Introduction

Emily is a 33-year old patient who reports brushing her teeth every day after breakfast and before bedtime, and flossing twice a week. She presents with minimal plaque at her biannual preventive care appointments, suggesting her oral hygiene self-assessment is probably accurate. Yet, Emily states that her gums often bleed, and the exam reveals marginal redness, edema, and widespread bleeding upon probing, as shown in the representative example in Figure 1. There is nothing in her medical history or concomitant medication use that appears contributory. How can the apparent disconnect between Emily’s home care skills and her clinical status be explained if the quantity of residual plaque is the sole determinant in gingivitis and its extent? Is Emily a rare case?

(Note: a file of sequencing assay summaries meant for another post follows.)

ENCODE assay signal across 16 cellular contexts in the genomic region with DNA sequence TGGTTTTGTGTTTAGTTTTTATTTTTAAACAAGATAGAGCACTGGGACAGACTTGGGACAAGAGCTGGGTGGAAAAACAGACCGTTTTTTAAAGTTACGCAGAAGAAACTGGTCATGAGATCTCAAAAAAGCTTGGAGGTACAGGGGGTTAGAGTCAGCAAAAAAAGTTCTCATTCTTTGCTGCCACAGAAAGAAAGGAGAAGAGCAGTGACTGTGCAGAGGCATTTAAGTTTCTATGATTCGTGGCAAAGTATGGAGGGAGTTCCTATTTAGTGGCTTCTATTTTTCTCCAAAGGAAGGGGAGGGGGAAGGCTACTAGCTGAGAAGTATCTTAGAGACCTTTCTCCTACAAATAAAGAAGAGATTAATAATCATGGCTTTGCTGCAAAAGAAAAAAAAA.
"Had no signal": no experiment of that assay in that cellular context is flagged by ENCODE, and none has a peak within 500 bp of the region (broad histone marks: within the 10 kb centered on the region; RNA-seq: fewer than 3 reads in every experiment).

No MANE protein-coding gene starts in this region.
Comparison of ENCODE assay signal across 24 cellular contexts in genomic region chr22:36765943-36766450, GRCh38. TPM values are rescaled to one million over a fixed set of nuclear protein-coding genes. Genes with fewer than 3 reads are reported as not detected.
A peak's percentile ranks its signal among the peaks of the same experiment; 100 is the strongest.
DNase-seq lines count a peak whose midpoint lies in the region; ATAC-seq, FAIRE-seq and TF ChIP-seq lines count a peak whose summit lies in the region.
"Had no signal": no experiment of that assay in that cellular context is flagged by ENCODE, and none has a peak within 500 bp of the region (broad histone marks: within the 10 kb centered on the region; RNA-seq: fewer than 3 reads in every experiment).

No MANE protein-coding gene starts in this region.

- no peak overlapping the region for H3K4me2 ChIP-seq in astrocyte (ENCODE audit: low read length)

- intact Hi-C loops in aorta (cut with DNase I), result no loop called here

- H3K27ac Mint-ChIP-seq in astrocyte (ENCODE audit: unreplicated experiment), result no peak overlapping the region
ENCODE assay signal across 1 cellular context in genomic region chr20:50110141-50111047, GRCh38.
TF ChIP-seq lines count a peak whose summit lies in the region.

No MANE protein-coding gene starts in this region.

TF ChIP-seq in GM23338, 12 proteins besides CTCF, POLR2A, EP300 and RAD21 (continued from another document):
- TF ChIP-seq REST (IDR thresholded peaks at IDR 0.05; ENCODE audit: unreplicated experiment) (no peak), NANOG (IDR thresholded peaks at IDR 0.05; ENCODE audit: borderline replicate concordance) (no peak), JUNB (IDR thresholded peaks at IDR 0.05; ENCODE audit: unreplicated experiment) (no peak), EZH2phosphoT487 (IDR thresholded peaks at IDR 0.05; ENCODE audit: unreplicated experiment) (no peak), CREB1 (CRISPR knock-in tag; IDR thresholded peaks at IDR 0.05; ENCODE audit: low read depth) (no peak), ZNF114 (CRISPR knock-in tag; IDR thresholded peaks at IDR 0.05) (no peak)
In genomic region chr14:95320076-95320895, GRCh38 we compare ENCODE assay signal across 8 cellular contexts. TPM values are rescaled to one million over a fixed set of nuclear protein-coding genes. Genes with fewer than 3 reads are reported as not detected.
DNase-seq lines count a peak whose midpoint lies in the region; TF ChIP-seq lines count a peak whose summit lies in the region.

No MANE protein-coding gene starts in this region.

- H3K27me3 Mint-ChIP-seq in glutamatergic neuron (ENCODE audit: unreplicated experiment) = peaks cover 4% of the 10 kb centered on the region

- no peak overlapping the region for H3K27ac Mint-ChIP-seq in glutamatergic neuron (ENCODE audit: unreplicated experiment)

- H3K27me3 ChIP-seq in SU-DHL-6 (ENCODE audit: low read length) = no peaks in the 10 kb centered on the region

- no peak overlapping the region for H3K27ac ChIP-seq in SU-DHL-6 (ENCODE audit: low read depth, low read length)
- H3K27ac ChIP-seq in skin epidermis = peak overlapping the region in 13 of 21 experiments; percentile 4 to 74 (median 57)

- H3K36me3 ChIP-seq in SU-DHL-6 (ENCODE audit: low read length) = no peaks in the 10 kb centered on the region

Figure 1.
fig01
Gingival bleeding and areas of inflammation are present despite little plaque accumulation in this patient example.

Her situation stands in stark contrast to that of Daniel, a 42-year old patient who generally comes to his appointments with moderate to heavy supragingival plaque and an admission that oral hygiene is not a top priority, while nonetheless displaying few signs of gingivitis and no pockets (Figure 2 illustrates this hypothetical case). Is he, too, an anomaly?

Figure 2.
fig02
A representative depiction of the gingiva of a patient who – despite subpar oral hygiene and visible plaque – doesn’t show overt gingivitis symptoms.